Email personalization is table-stakes to stay competitive in the B2B email marketing space. You’re already personalizing your email greetings (“Hi Sam-,” “Dear Attra,” etc.), but have you considered using another data point you have on your target? Their business name:

“Solutions for [[COMPANY NAME]],”

“We Can Help [[COMPANY NAME]] Achieve its Goals”

From marketing managers to the C-suite, individuals love seeing their businesses’ name in lights. So why not personalize your next email marketing campaign by citing their business in your subject line or body? Heads up: be sure to ensure that the grammar and punctuation you write around the business name will be correct for all businesses. For instance, some businesses begin with a vowel so don’t write, “A [[COMPANY NAME]]…”

7. The Favor

“Can I get your help on something?” It’s a short, simple phrase that can immediately put someone’s guard down and make them likely to take action. Use that human truth to your advantage with this B2B email marketing example. Your email platform is likely already configured to deliver marketing messages from an individual, often the business development professional assigned to that account. If so, deliver a simple text-based email from them asking for a quick favor from the recipient. The favor could be asking to fill out a survey (like the image below), RSVP to an upcoming event or webinar, or reply “yes” or “no” regarding a particular offer or service that is expiring.

The goal of this type of email is to solicit a small response from a cold prospect, since the enemy of a B2B marketer is an inactive target. Text-based emails can also be particularly effective when interacting with the C-suite.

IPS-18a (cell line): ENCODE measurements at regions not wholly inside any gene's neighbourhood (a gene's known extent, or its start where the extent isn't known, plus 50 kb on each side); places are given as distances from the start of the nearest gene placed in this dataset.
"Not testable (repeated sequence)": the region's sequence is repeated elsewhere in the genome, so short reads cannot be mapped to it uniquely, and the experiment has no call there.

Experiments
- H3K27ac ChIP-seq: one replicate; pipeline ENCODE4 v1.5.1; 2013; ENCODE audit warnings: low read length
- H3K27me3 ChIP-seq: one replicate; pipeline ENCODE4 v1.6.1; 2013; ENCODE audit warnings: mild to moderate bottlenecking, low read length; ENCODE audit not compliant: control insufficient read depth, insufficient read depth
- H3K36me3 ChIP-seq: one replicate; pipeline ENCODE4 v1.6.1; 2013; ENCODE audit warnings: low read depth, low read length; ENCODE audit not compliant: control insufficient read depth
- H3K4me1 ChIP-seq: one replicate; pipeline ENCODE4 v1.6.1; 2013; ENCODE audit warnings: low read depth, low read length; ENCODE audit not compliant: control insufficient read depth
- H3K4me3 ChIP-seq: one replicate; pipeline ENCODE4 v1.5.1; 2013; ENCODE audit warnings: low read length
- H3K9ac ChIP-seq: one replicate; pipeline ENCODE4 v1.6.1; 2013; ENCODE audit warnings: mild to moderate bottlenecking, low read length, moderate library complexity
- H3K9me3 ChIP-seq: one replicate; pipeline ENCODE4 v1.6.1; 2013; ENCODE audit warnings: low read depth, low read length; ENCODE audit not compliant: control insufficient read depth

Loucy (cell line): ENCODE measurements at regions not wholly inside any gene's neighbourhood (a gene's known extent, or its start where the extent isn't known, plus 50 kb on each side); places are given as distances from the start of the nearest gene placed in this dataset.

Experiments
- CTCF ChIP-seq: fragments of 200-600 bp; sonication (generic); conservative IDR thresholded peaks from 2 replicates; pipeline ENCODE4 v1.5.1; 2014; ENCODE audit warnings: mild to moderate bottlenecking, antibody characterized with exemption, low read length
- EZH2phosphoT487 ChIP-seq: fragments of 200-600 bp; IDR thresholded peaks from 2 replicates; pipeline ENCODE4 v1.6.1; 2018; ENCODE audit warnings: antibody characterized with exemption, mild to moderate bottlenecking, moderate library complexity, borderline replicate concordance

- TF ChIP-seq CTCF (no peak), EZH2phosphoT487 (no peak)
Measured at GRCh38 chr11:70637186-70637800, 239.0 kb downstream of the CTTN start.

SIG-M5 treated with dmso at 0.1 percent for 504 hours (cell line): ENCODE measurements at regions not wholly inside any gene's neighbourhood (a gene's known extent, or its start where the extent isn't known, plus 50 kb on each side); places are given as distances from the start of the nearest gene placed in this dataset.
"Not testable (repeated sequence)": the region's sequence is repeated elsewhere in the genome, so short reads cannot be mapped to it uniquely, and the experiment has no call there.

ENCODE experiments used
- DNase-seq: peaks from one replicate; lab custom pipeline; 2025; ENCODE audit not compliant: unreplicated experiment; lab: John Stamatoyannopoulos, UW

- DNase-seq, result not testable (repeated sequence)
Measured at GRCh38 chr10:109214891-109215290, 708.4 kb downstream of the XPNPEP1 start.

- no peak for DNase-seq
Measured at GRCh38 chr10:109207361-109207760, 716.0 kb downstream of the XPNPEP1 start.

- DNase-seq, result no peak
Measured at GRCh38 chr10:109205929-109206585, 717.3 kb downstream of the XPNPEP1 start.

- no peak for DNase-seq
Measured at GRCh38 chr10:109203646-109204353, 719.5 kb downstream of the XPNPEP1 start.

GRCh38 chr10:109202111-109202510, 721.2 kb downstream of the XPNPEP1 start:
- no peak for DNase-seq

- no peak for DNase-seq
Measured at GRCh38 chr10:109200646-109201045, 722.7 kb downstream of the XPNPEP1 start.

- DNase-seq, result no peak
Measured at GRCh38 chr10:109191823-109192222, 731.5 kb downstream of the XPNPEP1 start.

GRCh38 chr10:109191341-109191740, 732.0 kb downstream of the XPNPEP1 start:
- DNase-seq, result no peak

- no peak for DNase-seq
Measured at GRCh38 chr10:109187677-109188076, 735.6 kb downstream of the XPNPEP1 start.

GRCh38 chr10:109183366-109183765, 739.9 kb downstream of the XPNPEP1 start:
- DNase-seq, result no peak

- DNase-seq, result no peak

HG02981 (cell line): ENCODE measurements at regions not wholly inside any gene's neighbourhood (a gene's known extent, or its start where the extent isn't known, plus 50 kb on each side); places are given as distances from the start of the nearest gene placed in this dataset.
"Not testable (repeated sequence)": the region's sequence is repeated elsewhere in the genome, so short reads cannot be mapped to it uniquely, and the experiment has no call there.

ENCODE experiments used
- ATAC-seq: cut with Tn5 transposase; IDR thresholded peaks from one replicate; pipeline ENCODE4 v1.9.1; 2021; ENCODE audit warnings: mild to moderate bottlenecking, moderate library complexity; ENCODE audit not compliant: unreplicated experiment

8. The Series

You already plan out your email according to a content calendar, even developing drip campaigns for particular sales funnels. Why not consider designing a multi-email series, which you make known to your recipients? If you’ve got a number of pieces of content to share, break them up into separate emails sent at a clear cadence. Then, you can make recipients aware of your series and even call it out in your subject lines:

450% Increased Email Opens (1 of 3)

How X Corp saved $35k (2 of 5)

5 Mistakes You Should Avoid (5 of 5)

Depending on the campaign, you can also have recipients opt-in to the separate program to declare their interest and commit to the cadence. One concern of this is that the heightened frequency might contribute to higher unsubscribe rates, so be sure the content is valuable and the campaign is well thought-out before testing.

9. The Holiday Send

In addition to testing different times of day and day of weeks for your email sends, consider testing email sends around holidays and long weekends. Yes, we all know that B2B marketers stop marketing on off-hours, but this may be your chance to shine. While many B2B marketers avoid times immediately before and after holidays, it can actually be a lucrative opportunity.   Chances are schedules might be light the day before or immediately after a long three-day weekend or holiday, so consider sending an email to set up a call with your team or encourage them to watch an on-demand webinar. You might see response and attendance rise.

10. The Idea Adopter

Inspiration can come from anywhere. So if you’re a B2B email marketer, sign up for email lists in, our outside your industry to keep tabs on what your email-savvy co-marketers are up to. If you like an email, it’s likely to catch your prospects’ eye as well.  So watch competitors and don’t be afraid to test an innovative idea with a small subset of your database.

No matter which B2B email marketing template you test, ensure that the emails are written specifically for the persona and segment that they are meant to reach. For example, in the InsightBASE® platform you can select and target contacts by job level, marketing VPs, and marketing managers, for example, and personalize a different email  template to target those personas.

Good luck – and happy testing!